In Tomsk and its surrounding areas, cesium-137 was found to have leaked into the drinking water. "I don't think there is an immediate threat to the Arctic", observed Popova. "It has to be watched, but who knows what will happen in 100 years."

Complex calculations of geochemistry and hydrology are required to predict how this liquid poison will move. Says John A Apps, a geochemist at Lawrence Berkeley: "The biggest danger is that the waste might find its way into ancient, buried river beds and spread undetected." Apps added that the high cost of operations made environmental restoration of the injection sites tough. "The formations will be contaminated until the primary fission products are delayed -- about 500 to 600 years. Remediation would be excessively expensive."

"The key issue is, to what extent cesium and strotium will bind with local clays and minerals, because this could slow the speed at which they spread through local aquifers," said N Foley, a hydrologist with the Pacific Northwest Laboratory. Experts feel that ultimately the magnitude of the danger would depend on the flow rates of underground waters.

At best, the Russian waste may stay underground long enough to be rendered largely harmless by the process of radioactive decay. And the worst thing that may happen is that it might leak to the surface and produce regional environmental calamities in Russia, and any other areas downstream along the rivers. And if the radioactivity spreads through the world's oceans, it might even prompt a global rise in birth defects and cancer deaths.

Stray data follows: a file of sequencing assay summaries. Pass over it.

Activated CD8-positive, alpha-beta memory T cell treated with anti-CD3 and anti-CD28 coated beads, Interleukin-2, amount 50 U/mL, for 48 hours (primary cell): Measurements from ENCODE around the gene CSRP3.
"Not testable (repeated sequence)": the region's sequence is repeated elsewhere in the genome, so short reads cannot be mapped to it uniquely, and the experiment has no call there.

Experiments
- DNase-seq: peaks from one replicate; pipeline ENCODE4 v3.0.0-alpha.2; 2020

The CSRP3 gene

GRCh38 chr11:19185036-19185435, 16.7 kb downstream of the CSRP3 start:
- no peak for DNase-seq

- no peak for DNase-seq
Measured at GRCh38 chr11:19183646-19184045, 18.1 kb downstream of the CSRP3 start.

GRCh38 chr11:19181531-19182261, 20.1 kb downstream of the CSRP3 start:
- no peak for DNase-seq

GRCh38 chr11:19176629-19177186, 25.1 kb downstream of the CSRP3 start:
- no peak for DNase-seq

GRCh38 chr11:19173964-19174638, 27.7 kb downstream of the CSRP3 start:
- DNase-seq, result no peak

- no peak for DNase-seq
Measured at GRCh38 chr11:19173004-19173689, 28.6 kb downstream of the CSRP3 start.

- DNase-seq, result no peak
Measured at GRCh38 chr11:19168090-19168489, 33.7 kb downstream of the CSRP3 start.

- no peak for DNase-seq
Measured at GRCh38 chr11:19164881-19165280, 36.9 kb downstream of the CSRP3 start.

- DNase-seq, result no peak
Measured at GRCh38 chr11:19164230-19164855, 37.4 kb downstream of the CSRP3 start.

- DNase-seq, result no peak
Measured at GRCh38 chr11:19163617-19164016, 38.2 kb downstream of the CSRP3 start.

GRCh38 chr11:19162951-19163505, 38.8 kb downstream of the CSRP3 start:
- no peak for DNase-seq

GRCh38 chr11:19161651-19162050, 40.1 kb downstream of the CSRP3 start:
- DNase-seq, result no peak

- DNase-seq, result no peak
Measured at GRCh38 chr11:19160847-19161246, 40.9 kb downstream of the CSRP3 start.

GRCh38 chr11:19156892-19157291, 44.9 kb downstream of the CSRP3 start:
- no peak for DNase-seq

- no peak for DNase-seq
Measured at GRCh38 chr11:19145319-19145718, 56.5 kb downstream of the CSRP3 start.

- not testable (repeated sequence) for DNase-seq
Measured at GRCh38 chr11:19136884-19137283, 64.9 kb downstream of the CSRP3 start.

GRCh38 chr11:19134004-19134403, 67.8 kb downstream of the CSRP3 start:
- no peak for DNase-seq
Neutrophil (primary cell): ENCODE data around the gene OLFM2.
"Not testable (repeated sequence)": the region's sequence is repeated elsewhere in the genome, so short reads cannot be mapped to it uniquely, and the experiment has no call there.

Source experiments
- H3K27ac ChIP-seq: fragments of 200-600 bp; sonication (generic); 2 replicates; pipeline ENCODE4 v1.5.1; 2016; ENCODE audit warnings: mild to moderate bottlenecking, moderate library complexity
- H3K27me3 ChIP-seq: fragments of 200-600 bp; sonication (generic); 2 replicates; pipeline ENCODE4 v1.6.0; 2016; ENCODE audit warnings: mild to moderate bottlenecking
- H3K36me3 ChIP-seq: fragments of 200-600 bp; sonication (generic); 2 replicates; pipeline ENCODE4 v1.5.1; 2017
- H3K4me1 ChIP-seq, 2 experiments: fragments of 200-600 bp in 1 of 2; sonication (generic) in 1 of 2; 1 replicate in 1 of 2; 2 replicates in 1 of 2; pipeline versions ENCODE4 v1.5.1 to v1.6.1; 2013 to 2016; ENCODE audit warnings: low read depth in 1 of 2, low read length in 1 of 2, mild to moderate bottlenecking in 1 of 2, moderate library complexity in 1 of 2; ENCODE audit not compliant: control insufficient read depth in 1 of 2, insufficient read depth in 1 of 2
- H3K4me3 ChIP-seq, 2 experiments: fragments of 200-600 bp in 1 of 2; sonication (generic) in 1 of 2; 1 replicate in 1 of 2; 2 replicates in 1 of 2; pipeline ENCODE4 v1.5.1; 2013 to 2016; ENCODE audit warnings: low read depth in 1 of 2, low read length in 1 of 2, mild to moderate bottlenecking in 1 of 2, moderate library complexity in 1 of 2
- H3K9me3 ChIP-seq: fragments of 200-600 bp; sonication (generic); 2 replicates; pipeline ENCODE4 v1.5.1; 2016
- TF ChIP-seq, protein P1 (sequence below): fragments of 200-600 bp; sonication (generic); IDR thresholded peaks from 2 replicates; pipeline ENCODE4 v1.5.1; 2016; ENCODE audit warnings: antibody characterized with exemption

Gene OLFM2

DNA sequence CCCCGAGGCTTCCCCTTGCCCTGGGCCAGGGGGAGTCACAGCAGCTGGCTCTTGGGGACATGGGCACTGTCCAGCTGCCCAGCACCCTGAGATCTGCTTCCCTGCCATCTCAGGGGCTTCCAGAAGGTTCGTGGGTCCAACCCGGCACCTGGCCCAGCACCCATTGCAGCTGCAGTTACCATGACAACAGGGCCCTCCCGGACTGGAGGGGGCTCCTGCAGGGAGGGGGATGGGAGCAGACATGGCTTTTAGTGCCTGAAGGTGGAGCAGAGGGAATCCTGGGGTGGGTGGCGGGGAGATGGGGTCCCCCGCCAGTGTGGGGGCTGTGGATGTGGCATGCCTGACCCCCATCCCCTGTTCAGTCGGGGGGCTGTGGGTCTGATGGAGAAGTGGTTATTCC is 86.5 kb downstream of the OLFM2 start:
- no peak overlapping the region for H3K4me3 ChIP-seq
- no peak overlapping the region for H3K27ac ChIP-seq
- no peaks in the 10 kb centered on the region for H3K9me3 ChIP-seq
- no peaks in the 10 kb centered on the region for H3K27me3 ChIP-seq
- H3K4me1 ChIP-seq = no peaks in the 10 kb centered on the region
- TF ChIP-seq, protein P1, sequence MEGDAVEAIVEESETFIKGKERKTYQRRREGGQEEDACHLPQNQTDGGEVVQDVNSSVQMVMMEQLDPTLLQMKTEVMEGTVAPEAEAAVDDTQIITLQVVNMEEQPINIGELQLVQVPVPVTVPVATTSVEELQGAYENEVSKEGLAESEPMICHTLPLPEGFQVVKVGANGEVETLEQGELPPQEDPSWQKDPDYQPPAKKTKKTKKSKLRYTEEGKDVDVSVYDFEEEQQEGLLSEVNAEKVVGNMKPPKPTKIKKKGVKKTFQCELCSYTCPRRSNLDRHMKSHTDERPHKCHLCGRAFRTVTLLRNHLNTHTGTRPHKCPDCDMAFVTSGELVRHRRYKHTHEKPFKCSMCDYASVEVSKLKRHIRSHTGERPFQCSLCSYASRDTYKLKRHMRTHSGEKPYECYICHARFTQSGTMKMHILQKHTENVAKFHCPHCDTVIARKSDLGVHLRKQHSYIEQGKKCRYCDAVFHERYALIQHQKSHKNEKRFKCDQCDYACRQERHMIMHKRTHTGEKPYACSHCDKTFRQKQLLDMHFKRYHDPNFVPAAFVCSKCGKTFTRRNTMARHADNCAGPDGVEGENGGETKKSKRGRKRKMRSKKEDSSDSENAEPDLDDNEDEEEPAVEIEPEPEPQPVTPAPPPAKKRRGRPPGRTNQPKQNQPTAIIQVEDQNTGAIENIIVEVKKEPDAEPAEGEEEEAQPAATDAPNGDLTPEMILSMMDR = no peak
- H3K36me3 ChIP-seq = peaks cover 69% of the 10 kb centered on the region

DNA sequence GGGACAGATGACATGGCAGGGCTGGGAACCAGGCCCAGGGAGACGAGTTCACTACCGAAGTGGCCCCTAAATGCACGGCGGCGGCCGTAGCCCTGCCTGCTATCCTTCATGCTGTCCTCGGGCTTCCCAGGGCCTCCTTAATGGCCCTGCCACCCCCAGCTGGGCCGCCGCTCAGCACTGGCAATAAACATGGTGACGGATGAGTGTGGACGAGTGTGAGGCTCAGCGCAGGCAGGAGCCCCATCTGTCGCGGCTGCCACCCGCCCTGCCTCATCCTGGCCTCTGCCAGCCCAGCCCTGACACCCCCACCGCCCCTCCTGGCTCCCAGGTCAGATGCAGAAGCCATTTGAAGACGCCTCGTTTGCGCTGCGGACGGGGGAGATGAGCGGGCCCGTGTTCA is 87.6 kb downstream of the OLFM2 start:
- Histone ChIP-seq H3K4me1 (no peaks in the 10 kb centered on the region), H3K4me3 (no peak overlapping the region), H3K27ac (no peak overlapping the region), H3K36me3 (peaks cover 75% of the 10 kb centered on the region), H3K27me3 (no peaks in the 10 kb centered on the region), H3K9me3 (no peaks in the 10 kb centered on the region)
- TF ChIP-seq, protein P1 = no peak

It is difficult to predict precisely what the effects are going to be. There is little comparative data on the large-scale injection of radioactive waste. Also, the waste potency will drop because of radioactive decay.

In March 1993, the Russian government issued a report, called the Russian White Book, which detailed how the erstwhile Soviet Union had dumped large amounts of radioactive wastes in the sea since 1960. The government report also alluded to the problems with land-based naval radioactive dump sites and nuclear service vessels in naval shipyards. The mass decommissioning of the 1st and 2nd generation nuclear submarines, as well as the continued operation of newer vessels was adding to the existing waste.

In 1993, Greenpeace learned that some 4 million curies of radioactive waste had been collected at the bases and storage sites of the Pacific fleet alone. A Greenpeace report published in Jane's Intelligence Review, March 1995, states that the Russian navy faces an unprecedented crisis in dealing with nuclear waste generated by its nuclear-powered submarines.

Submarine perils
Now the burial trenches are leaking radiation into the surrounding ground. Aging submarines, with their cargoes of radioactive waste on board, are in danger of sinking at the dockside. Naval officers worry that the decommissioned submarines could also sink. Because the navy and the government are providing only inadequate resources for this, and inter-agencies coordination haphazard, the waste crisis is likely to persist.